|Up-to-the-minute perspectives on defence, security and peace
issues from and for policy makers and opinion leaders.
New York Times
North Korea's Test
For weeks, North Korea has been talking about plans to launch a rocket sometime between April 4 and 8. Whether it intends to put a satellite in orbit — as it claims — or test a long-range missile, as the Obama administration and many others suspect, Pyongyang has fueled dangerous new tensions in East Asia.
Where's Our Man in Iraq?
A prominent tribal sheik — the top vote-getter in January's Provincial Council election in Anbar Province — recently told me and Marine leaders in Falluja that Iraqis were concerned that no one had heard from or seen the new American ambassador. This influential man wondered aloud if Washington policymakers were purposely and deviously pursuing a strategy of silence.
Israel on Trial
Chilling testimony by Israeli soldiers substantiates charges that Israel's Gaza Strip assault entailed grave violations of international law. The emergence of a predominantly right-wing, nationalist government in Israel suggests that there may be more violations to come. Hamas's indiscriminate rocket attacks on Israeli civilians also constituted war crimes, but do not excuse Israel's transgressions.
Don't mention the war: Observations on Serbia
Imagine if, ten years ago, your country had been bombed in contravention of international law for 78 days and nights, leading to the death or injury of more than 1,500 people, and that the reasons for the attack had subsequently been exposed as fraudulent. You would reasonably expect your government to mark the anniversary with a series of official events, and to issue a strong denunciation of those who launched the aggression. But in Serbia, the pro-western ruling elite seems more concerned about keeping the US embassy onside than with commemorating the Nato bombing of ten years ago in an appropriate fashion.
In Defense of Genocide
For decades, summit meetings of the Arab League have resounded with rhetoric about the alleged "double standards" of the West in enforcing U.N. resolutions or respecting international law. No communique of the group -- including the one issued from its summit this week in Doha, Qatar -- has been complete without a demand that conflicts be resolved "within the framework of international legitimacy."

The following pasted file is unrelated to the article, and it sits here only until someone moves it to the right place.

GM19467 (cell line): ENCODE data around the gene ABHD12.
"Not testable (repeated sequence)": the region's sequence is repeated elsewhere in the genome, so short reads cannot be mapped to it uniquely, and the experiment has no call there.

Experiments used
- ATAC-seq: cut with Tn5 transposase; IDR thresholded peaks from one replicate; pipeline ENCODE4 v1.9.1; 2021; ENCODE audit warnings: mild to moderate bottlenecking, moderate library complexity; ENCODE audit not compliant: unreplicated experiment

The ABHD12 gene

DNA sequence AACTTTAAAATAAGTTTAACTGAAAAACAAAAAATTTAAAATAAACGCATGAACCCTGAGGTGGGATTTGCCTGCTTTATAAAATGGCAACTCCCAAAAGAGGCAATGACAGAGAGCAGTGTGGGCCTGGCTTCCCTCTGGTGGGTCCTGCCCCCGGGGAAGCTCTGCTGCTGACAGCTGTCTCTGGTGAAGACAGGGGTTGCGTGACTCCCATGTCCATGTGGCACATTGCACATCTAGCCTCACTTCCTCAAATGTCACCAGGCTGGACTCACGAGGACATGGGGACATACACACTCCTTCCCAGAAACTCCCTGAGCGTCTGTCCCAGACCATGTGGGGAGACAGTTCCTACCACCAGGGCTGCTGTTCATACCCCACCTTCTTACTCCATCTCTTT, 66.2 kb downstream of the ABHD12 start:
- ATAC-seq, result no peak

New Words for War
Secretary of State Hillary Rodham Clinton recently confirmed that the Obama administration has dropped the phrase "global war on terror." She didn't say why. "I think that speaks for itself. Obviously," was her elaboration. That raised a few obvious questions: Does the new administration believe the fight against al-Qaeda and other extreme Islamist groups doesn't amount to war? Is the threat to the U.S. homeland less, in President Obama's estimation, than that perceived by President George W. Bush? And does the United States still expect its NATO military allies to join in this newly unnamed, speaks-for-itself endeavor?
With a rocket, Obama's hope is shot back down to earth
History may one day record it as a stark irony - and let us hope an amusing one rather than the tragic kind - that on the very day that Barack Obama was sketching out to an adoring throng in Prague his vision of a post-nuclear world, North Korea launched a rocket that may one day give it the capacity to fire a nuclear warhead as far as 3,700 miles. This means, to get down to brass tacks, that it could hit Alaska.
Patience with Pyongyang
It happens that desperadoes hold groups of people hostage - for instance in planes or banks. Sometimes the police or military take some quick action or try some ruse to remove the danger. Sometimes they refrain from moving an inch for fear that hostages will be killed or some disastrous explosion set off. They may seek to talk the desperado out of his corner, perhaps offer to fly a plane hijacker to another destination after releasing his hostage. In many cases, they simply wait. Often - but not always - tiredness and exhaustion bring an end without drama.
Barack Obama can't make rogues like North Korea play by his rules
So the White House got its headlines: "Obama promises nuclear-free world"; "Obama: 'We will put an end to nuclear weapons'." Yes sir, this guy is good. Barack Obama "promised" what it was not in his power to deliver and everybody believed him.
Does he (or anybody else) really think he can persuade India and Pakistan to give up their beloved nuclear capability while they glare at each other over an ever more hostile and terrifying border?
Only Obama can save Iran from Israeli bombs
Tehran's growing nuclear capability mixed with the Netanyahu Cabinet's military experience. It could be a lethal cocktail
The Wall Street Journal
Let NATO Settle the Border Wars
The Obama administration will continue its tour of Europe at the 60th-anniversary celebrations of the North Atlantic Treaty Organization, where the historic organization finds itself at a crossroads. NATO's struggles in South Asia have shown that it cannot meet its mission requirements there on its own, a fact that the Obama administration has implicitly acknowledged through its recent commitment of U.S. troop increases in Afghanistan. The events in Afghanistan reveal that NATO continues to confront the legacies of strained trans-Atlantic relations, and they have overshadowed the existing debate among NATO members about the organization's future expansion efforts.